07 December 2010

Hong Kong and Macau

Hong Kong is one of the routes where you can fly non-stop and rack up a lot of flight miles in one trip.  Plus, it is a nice destination.  Usually, there are great places to stay, different things are going on all the time, it's easy enough to get by without knowing the native language, and it's easy to get around once you are there.  Plus, United flies the remodeled 747 aircraft, so if one is upgraded to business class, it's a pretty nice ride overall.

A 1pm departure from SFO puts you in Hong Kong just after 4pm on the next day.  There's enough time on the flight to eat and watch a movie, try to sleep and then eat again before landing.  Lately, I've been doing pretty well with the melatonin and sleeping on flights, but this trip wasn't the same for some reason.  So, I was off-cycle most of the trip.

The Hong Kong mass transit agency (MTR) has a handy travel pass that you can buy either online or upon arrival at the airport.  The Airport Express counter will sell you a card that has a round-trip ticket on the Airport Express train that takes you to and from Central Hong Kong in less than half an hour and allows you to ride the Hong Kong subway and MTR buses unlimited for three days.  For my four-night stay, this worked perfectly.  On my arrival day, I take the Airport Express train into town and then take the free shuttle bus to my hotel.  I use the MTR part of the pass for the next three days to get around Hong Kong.  On my departure day, I ride the free shuttle bus back to the train station from my hotel and ride the train back to the airport.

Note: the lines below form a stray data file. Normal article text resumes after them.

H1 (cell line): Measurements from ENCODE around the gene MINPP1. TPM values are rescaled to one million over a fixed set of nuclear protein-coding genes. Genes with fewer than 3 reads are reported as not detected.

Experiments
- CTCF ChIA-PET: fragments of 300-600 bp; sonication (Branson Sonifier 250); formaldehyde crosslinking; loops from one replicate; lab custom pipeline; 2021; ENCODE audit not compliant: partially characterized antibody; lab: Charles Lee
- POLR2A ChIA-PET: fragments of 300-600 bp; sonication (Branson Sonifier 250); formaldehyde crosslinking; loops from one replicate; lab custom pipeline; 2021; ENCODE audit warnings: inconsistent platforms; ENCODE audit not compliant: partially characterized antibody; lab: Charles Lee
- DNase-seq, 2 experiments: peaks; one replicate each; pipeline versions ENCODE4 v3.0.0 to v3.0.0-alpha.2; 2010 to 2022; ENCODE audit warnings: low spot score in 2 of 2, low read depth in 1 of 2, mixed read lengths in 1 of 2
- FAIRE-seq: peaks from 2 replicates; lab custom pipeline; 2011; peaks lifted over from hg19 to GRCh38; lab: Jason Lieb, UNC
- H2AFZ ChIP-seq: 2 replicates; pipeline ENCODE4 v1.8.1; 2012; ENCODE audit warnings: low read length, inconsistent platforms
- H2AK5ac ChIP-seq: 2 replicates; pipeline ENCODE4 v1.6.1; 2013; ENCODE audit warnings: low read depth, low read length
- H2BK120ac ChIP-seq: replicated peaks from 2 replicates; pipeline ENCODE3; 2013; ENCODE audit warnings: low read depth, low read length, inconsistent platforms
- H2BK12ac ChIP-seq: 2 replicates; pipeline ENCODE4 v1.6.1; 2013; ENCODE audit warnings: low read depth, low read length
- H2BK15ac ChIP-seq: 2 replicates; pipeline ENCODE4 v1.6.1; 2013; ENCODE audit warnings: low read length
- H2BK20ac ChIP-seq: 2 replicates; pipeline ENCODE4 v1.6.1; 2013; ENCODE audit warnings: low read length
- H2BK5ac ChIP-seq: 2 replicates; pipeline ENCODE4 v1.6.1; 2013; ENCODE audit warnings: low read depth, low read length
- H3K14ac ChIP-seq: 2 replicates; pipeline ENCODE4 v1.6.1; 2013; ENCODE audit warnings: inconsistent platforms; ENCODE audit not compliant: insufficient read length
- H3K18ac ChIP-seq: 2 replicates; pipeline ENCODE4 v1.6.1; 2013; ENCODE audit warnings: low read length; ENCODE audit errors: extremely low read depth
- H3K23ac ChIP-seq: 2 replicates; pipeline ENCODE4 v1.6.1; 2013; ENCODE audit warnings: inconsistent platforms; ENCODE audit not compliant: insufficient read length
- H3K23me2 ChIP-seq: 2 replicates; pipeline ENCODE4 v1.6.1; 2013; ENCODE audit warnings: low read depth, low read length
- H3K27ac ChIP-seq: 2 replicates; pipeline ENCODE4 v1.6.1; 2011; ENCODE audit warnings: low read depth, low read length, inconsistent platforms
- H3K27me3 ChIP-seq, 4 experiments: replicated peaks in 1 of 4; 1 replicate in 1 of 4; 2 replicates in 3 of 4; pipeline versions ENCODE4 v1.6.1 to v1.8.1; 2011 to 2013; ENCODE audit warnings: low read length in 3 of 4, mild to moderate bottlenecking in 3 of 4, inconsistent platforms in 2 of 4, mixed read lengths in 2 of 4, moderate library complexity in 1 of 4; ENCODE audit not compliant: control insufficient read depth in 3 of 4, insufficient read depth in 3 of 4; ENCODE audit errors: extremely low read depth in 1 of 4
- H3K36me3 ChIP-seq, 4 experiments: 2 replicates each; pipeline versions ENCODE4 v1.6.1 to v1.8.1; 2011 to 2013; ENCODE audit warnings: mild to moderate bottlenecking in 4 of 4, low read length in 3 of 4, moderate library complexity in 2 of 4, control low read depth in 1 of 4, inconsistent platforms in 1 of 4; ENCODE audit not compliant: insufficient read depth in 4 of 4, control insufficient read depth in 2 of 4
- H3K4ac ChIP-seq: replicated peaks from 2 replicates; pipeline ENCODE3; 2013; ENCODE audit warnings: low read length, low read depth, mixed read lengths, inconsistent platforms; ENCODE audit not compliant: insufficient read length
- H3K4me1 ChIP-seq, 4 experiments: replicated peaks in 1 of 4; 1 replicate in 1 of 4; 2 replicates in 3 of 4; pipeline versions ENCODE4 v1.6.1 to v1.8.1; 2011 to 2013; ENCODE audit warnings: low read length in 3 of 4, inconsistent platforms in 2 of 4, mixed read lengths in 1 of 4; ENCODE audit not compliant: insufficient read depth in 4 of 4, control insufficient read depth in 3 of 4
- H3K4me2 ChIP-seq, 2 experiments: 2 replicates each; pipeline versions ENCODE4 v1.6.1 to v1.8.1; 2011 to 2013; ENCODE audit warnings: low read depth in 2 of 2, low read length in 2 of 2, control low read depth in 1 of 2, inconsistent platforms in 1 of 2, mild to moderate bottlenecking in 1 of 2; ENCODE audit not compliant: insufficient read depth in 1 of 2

What did I do with my three days in Hong Kong?  First the weather was perfect -- mid-70's with no rain.  Since it was perfect for walking about, I did some sightseeing (even though I have been here a few times already).  Hong Kong is a land of shopping malls, so I spent my share of time wandering around, doing a little holiday reconnaissance.  They do decorate for the Christmas holiday.  Some of the buildings from the famous skyline are decorated with colorful and flashing holiday lights.  I also visited a couple of spas since such services are cheaper than in the U.S. and Europe.  I had thought about riding the Ngong Ping tram/cable car (glass-bottomed now)on this trip (one thing I haven't done).  It's  a 25-minute ride over the mountains and by the large Buddha statue on Lantau Island (The airport is out by Lantau Island, and Hong Kong Disney is located on the island).  But the weather was a little hazy and the line too long (I rode the subway out there on a Saturday), so I decided I would do it next time and try going on a weekday.